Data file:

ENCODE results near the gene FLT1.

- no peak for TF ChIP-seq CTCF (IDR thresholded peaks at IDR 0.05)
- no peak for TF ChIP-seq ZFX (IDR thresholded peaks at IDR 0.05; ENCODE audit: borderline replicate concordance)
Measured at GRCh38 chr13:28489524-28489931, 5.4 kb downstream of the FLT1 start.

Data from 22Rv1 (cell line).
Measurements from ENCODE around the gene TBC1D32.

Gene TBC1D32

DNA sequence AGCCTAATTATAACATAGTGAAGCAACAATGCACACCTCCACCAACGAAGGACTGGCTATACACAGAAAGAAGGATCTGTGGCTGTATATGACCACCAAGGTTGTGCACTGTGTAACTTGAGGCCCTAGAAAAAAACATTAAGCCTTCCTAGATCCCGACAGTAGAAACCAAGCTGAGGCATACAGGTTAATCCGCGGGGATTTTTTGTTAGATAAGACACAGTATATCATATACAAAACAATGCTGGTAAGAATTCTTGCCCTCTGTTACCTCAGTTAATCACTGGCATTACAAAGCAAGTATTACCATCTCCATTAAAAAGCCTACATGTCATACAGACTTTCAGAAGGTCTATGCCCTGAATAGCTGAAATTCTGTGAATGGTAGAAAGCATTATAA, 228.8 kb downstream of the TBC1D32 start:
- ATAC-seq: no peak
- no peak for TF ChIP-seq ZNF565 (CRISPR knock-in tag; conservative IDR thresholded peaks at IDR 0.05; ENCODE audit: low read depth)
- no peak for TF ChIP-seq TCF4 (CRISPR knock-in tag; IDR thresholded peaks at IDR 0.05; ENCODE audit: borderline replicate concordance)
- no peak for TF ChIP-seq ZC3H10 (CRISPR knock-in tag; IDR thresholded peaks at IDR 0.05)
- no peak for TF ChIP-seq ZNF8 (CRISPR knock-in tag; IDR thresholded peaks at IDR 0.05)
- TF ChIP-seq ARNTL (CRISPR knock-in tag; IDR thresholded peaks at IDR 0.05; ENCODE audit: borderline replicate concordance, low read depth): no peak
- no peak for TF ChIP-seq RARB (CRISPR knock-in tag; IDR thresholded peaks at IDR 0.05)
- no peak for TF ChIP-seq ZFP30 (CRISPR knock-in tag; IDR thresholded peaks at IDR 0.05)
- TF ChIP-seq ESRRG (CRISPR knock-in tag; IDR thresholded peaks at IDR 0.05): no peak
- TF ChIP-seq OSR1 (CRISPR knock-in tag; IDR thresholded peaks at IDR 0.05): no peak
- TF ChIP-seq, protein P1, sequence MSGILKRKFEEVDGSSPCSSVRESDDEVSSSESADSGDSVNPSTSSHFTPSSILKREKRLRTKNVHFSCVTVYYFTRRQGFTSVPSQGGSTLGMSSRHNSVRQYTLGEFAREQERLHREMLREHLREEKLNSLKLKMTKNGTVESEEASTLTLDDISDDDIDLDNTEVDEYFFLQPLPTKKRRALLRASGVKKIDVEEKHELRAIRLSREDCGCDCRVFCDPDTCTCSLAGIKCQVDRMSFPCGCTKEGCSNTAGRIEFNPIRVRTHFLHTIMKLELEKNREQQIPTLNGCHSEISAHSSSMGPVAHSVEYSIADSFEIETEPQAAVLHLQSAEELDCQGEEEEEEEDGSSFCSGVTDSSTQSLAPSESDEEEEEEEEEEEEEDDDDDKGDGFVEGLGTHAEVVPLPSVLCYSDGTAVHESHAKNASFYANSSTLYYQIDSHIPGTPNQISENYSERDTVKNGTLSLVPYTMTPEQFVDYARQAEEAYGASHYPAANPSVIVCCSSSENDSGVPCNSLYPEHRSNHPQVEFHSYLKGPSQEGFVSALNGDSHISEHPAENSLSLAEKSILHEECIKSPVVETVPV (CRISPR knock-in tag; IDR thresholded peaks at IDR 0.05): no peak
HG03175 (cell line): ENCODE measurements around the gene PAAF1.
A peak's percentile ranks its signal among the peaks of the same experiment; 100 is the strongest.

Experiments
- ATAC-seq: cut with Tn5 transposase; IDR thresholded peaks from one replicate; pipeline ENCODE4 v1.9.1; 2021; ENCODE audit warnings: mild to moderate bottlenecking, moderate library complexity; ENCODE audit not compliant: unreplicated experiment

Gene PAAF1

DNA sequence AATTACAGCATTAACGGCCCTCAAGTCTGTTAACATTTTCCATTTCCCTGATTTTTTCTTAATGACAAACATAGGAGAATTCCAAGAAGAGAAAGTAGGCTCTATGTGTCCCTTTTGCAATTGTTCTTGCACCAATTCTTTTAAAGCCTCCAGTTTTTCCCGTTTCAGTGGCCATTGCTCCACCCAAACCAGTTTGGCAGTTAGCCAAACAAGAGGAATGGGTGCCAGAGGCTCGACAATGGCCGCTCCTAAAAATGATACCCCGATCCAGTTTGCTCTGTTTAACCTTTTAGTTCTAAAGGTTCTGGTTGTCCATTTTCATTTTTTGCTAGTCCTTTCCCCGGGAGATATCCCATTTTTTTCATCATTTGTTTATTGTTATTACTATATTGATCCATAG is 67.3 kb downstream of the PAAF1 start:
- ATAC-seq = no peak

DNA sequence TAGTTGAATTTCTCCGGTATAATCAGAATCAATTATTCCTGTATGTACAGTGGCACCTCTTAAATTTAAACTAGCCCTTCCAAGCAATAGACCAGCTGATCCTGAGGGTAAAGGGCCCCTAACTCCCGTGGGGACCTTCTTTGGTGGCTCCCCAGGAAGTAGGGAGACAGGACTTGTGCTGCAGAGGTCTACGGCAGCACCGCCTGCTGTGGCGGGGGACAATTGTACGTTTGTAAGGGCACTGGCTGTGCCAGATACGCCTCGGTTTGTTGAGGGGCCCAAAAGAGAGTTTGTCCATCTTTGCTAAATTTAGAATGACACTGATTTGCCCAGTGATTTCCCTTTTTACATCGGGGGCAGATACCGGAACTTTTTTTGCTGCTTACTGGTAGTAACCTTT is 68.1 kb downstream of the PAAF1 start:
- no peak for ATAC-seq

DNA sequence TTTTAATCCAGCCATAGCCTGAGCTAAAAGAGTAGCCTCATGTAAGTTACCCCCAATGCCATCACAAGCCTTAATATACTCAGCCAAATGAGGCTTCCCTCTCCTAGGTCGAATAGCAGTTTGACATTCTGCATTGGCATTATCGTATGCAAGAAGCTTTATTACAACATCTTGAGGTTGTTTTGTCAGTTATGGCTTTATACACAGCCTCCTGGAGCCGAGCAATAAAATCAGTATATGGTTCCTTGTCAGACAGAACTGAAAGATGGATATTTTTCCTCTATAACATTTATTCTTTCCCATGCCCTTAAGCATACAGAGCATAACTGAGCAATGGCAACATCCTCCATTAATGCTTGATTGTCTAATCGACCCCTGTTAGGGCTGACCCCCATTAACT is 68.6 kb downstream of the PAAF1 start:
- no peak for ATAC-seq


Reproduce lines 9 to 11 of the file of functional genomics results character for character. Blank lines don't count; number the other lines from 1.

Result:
- ATAC-seq: no peak
- no peak for TF ChIP-seq ZNF565 (CRISPR knock-in tag; conservative IDR thresholded peaks at IDR 0.05; ENCODE audit: low read depth)
- no peak for TF ChIP-seq TCF4 (CRISPR knock-in tag; IDR thresholded peaks at IDR 0.05; ENCODE audit: borderline replicate concordance)